New program for tots supports playing, learning at Greensburg Hempfield Area Library

Carson Anderton donned a pint-sized lab coat and, for a short time, became Dr. Mario, a character from the Super Mario Brothers video game universe.

The 3-year-old Penn Township boy also has explored the diversion to be found in a play toolbox and has bonded with another tot over toy gears.

“He loves the hands-on stuff, and there’s a lot of imaginative play,” said his mom, Hannah, one of the parents who accompanied more than a dozen kids age 1-3 Monday as they completed a new five-week series of hour-long sessions at the Greensburg Hempfield Area Library.

The free program offered just what it advertised in its title: “Play. Learn. Connect.”

“Play is how young children, especially, learn,” said head children’s librarian Jessica Kiefer. “While they’re playing, they’re learning a lot of other things along with it.”

Among the program’s nearly dozen activity stations, a “dramatic play” area offered uniforms the children could try on, along with related adult occupations, and hand puppets to help explore even more characters. In addition to learning about roles, responsibilities and relationships, the station’s aim was to help the kids express emotions and expand vocabulary and language skills.

The informal sessions provided opportunities to socialize, a process that many of the youngsters may have to catch up on after being subject to isolating restrictions during the early phase of the covid-19 pandemic.

Sarah Dukovic of Greensburg attended all five of the sessions with her sons, Henry, 3, and Daniel, 1.

“I like having them around kids their own age,” she said. “Henry is starting preschool in September. That’s a big part of why we were interested in this, to make sure he’s comfortable in this type of setting. It gets him a little bit into the groove of being around other kids his age.”

Each session also included an art activity.

Maddie Gregory, 2, of Madison, took advantage of the finger-painting station, personalizing her artwork with a hand print.

“She talked about this all week,” said her dad, Dave. “She’s kind of an outgoing kid. She isn’t in day care, so this is an awesome chance for her to get together with other kids.”

Parents talked about how much their kids enjoyed making their own version of Play-Doh the previous week.

“I really appreciate them making Play-Doh here, so I don’t’ have the mess at home,” said Hannah Anderton.

A teacher at Laurel Valley Elementary School in St. Clair Township, she was able to appreciate the underlying importance of the play time, as was her friend, Courtney Silvio of New Stanton, a teacher at R.K. Mellon Elementary in Ligonier Township.

Anderton also brings her son, Corey, who, at 3 months old, still benefits from added stimulation at the sessions.

In addition to music-making toys, she said, “He’s getting to hear all the different voices” of other children and adults.

Silvio has seen her daughters, Maya, 3, and Madelyn, 1, develop problem-solving skills, including how to share toys with other children.

On Monday, when one child grabbed a broom from a rack of toy cleaning tools in a kitchen-themed play area, others were quick to take notice and start divvying up other selections, including a duster.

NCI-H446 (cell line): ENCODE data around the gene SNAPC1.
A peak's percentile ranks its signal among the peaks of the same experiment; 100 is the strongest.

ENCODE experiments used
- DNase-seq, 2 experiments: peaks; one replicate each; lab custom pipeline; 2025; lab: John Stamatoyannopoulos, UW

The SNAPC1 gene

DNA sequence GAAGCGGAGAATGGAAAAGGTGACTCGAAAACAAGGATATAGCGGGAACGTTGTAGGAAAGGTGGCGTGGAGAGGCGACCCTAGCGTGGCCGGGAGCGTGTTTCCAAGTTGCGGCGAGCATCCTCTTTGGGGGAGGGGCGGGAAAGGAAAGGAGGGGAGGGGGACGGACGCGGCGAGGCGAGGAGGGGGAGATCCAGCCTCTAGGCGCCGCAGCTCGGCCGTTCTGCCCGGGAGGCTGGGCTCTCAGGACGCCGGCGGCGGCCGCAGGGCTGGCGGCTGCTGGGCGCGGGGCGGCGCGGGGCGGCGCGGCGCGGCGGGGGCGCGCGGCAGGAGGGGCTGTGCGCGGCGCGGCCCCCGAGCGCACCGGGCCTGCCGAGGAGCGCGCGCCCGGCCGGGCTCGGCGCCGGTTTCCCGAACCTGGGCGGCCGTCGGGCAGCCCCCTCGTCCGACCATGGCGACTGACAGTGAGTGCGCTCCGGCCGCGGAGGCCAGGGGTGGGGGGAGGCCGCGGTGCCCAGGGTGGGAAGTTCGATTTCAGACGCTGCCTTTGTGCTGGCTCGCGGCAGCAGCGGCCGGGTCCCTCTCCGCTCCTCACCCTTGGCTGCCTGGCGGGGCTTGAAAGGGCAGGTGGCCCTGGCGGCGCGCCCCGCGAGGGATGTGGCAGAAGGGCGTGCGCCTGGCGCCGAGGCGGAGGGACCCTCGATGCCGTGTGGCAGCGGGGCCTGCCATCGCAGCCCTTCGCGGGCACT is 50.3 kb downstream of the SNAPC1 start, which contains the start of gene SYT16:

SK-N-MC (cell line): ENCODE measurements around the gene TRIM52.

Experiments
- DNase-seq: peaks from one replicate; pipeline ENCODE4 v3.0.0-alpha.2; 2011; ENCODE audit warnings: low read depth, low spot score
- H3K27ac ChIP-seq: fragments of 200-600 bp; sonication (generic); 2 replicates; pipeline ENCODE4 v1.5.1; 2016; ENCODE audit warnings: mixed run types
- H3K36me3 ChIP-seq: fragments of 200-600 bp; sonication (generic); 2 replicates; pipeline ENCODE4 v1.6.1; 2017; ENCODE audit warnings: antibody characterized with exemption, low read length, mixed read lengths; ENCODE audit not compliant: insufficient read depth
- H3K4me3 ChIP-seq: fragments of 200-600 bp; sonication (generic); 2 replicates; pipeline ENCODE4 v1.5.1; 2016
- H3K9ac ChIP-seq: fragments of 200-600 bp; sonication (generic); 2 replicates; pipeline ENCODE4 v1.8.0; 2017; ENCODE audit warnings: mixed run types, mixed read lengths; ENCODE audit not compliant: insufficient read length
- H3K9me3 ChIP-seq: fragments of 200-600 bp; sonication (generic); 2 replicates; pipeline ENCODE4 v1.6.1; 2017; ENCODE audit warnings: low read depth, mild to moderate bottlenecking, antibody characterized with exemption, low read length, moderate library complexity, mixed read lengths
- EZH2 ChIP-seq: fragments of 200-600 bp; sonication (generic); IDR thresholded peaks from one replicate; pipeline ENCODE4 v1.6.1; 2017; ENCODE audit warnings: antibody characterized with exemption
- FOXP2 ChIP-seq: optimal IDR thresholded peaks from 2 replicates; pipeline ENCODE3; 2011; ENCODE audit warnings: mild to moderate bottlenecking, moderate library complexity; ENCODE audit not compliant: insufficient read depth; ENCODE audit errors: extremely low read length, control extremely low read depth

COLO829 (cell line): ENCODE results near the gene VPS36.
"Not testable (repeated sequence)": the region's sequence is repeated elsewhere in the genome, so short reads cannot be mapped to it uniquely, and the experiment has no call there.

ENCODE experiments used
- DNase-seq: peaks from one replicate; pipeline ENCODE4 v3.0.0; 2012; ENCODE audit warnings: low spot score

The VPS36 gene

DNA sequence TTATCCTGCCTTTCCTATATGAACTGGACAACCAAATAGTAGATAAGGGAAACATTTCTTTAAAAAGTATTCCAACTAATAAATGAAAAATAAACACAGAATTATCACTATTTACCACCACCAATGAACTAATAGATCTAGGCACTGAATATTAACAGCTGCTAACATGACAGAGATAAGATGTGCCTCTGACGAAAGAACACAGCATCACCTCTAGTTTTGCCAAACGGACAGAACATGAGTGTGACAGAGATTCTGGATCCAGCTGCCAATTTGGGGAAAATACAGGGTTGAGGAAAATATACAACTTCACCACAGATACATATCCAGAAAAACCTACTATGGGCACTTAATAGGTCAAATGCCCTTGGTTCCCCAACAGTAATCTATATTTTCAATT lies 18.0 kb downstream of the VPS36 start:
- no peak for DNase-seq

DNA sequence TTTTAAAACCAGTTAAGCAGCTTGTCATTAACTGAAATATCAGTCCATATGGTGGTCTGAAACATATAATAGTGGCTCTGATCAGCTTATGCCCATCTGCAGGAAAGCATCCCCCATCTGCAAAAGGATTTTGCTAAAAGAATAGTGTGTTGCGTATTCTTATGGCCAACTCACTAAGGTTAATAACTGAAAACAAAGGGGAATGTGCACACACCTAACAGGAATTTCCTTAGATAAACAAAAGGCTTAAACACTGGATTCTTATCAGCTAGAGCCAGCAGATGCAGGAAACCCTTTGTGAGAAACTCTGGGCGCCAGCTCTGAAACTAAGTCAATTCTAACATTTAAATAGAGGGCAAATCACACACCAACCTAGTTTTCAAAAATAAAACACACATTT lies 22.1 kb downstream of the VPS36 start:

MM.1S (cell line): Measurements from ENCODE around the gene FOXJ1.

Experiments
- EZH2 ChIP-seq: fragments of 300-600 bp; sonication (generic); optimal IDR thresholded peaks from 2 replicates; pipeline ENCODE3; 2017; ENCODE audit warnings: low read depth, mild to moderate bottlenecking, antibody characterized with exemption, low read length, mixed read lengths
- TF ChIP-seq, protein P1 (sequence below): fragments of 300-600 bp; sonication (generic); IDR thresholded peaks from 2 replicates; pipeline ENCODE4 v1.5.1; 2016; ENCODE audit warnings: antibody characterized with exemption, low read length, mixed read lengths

Silvio said ear infections have troubled her younger daughter and affected her balance as she struggles to improve her walking skills.

“She can do it, she just is very uneasy,” Silvio said. “It’s been helpful for her to see other kids her size walking.”

Madelyn was scheduled for a medical procedure to address her ear problems, but her mother said the library program provided contacts for resources that might provide additional help.

A resource table was a feature of the program’s play area, set up in a space on the library’s second floor that had been occupied by a state tax office.

Weekly community resource professionals also attended the sessions to offer parents tips on various early childhood topics. Two speech therapists attended Monday’s session.

“Most of the parents are here for the fun of playing with their kids,” said Kiefer.

Having childhood experts available is “kind of a bonus,” she said. “It’s very informal. This isn’t a lecture, a presentation or an intervention in any way.

“They’re here to play with the kids, talk to the parents and answer any questions. They’re here to kind of guide the parents along and meet the families where they are.”

There was a waiting list to sign up for the recently completed series, which is open to any Westmoreland County family with kids ages 1-3. Kiefer said the library intends to repeat the program at least twice each year and likely will begin another five-week series in the coming fall.

The library used about $6,000 of a $20,000 state grant to purchase the play kitchen and other apparatus geared to young children, including a train table that has yet to be assembled.

The Greensburg library was just one of six in Pennsylvania that recently received a Family Place Library grant through the Office of Commonwealth Libraries. The Andrew Carnegie Free Library and Music Hall in Allegheny County was another grant recipient.

The grant provided a collection of books on early childhood topics that parents can borrow. It also covered training for Kiefer and Library Director Jamie K. Falo and will be used to expand the permanent play space in the library’s second-floor children’s area.

“We’re thinking about removing a shelf so we can extend a little bit more the area that is available to play and learn,” said Falo.

Since the grant didn’t cover furniture, Falo said, the library has applied for additional funding to purchase “comfy seating for the parents and grandparents.”

Visit for more information about library programs for children and adults.